Sri Lanka sensibly promoted Russel Arnold after the fall of Jayasuriya, maintaining the left-right combination. Arnold was also ideally suited to the cat-and-mouse middle overs, cleverly and expertly finding spaces. The crowd were starved of boundaries - Jayawardene faced 58 balls before hitting a boundary - but the pair gradually swung the momentum towards Sri Lanka. Then, as the last quarter of the game arrived, they suddenly turned up the throttle.

Their 125-run stand was not a glorious spectacle, although there were some shots to treasure, including an uppercut from Arnold and two deliberate open-faced glides through the slips by Jayawardene. But it was shrewd, workmanlike and skilful. The middle overs are supposed to be a bore, but this was enthralling batting and the crowd did not even threaten a Mexican Wave.

Jayawardene and Jayasuriya grabbed the headlines, but Arnold's crucial role should not go unnoticed. He's the quiet Mr Fix-it of the middle order, going about his business with an honest poker-faced professionalism. For too long he has been consigned to the benches, sacrificed to make room for inferior batters at the top of the order. But while some selectors have been happy to turn a blind-eye to his talents, Sri Lanka's senior players have long been hoping for his return. They understand his value.

India were left facing a towering target. History said it was impossible - no side had successfully chased such a total in the 73 one-dayers played at this venue. But, ominously, the highest successful chase had been India's 271 for 2 against England in 2002, when Virender Sehwag had cut Nasser Hussain's bowlers to smithereens. India needed Sehwag to fire again if they were to win.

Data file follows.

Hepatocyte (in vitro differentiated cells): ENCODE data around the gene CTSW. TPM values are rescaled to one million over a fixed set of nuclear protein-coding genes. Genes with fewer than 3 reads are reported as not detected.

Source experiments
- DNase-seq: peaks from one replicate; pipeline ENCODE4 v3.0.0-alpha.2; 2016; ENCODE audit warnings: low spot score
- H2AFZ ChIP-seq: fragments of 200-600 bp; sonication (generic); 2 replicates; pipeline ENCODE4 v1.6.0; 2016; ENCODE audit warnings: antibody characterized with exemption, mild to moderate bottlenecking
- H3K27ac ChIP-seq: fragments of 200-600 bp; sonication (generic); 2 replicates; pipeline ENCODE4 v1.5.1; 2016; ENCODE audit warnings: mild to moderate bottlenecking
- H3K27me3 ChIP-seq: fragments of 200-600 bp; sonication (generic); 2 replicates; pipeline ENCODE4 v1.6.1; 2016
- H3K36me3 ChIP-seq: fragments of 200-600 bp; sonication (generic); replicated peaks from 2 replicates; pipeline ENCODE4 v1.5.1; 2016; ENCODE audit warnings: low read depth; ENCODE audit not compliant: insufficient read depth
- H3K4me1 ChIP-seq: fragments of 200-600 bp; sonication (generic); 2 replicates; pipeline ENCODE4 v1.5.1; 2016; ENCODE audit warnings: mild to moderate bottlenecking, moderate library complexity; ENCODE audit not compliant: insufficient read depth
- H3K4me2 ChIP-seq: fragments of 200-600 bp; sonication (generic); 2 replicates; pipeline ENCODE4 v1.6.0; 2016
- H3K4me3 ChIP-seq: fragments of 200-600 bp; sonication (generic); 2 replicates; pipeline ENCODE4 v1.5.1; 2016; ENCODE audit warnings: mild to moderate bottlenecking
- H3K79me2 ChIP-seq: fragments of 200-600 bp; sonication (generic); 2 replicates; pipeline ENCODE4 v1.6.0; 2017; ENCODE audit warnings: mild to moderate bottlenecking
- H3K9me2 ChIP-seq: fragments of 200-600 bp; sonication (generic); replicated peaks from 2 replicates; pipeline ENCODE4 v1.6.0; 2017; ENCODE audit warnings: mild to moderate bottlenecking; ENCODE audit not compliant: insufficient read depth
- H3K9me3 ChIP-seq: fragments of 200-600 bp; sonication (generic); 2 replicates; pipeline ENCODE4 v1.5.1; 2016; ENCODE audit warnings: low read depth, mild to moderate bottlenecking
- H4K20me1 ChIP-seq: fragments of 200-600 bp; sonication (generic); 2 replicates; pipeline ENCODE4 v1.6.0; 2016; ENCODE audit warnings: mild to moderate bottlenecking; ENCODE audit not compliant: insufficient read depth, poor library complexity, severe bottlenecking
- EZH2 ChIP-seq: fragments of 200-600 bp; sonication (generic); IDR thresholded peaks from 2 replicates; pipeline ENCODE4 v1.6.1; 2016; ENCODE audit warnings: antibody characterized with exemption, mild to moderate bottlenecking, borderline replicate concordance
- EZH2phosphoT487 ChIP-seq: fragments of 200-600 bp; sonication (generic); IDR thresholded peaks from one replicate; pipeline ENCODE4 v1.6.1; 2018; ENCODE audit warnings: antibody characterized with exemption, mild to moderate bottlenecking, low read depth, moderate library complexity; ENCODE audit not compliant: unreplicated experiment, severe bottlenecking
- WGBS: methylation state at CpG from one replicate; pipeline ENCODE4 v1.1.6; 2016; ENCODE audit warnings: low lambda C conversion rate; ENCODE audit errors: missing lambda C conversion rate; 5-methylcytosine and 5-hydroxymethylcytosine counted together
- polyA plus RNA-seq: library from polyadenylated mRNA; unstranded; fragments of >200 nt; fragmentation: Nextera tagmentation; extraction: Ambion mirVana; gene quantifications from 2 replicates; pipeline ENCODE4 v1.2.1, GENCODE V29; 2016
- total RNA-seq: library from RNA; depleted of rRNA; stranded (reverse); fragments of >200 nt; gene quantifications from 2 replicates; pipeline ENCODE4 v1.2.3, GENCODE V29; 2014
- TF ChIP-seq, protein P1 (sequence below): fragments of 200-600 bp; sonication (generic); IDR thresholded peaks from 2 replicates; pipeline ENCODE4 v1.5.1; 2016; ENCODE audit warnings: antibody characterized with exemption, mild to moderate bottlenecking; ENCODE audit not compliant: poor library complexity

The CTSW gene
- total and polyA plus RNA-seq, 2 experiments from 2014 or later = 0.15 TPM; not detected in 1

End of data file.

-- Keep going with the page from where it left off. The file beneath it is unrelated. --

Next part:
Sehwag started like a train, larruping 48 from just 22 balls. His innings left Sri Lanka on the backfoot for the first 35 overs of the innings. But Sri Lanka are the masters of the slow strangle at Premadasa - they have rescued countless matches with fine spin bowling a electric fielding in the final climatic overs. Once more, they held their nerve, waiting patiently for India to slip-up. Finally, Yuvraj Singh obliged and Sri Lanka bulldozed their way back into the game, whipping up panic and forcing India into self-destruct mode to clinch the tournament.

Charlie Austin is Cricinfo's Sri Lankan correspondent

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© ESPN Sports Media Ltd.

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Charlie Austin Sri Lanka editor When Charlie Austin left for Sri Lanka after graduating from Sussex University, he was a planning a winter's cricket in the tropics and a six-month stint with an environmental NGO. His mother's worst fears were soon realised when it became clear that he had fallen in love with the island. Six months have now become eight years and Colombo has become his home. He joined Cricinfo in February 2000 and now heads operations in Sri Lanka, responsible for both sales and editorial. He is also the director of a UK-based travel company called Red Dot Tours, and is currently ghosting Muttiah Muralitharan's autobiography.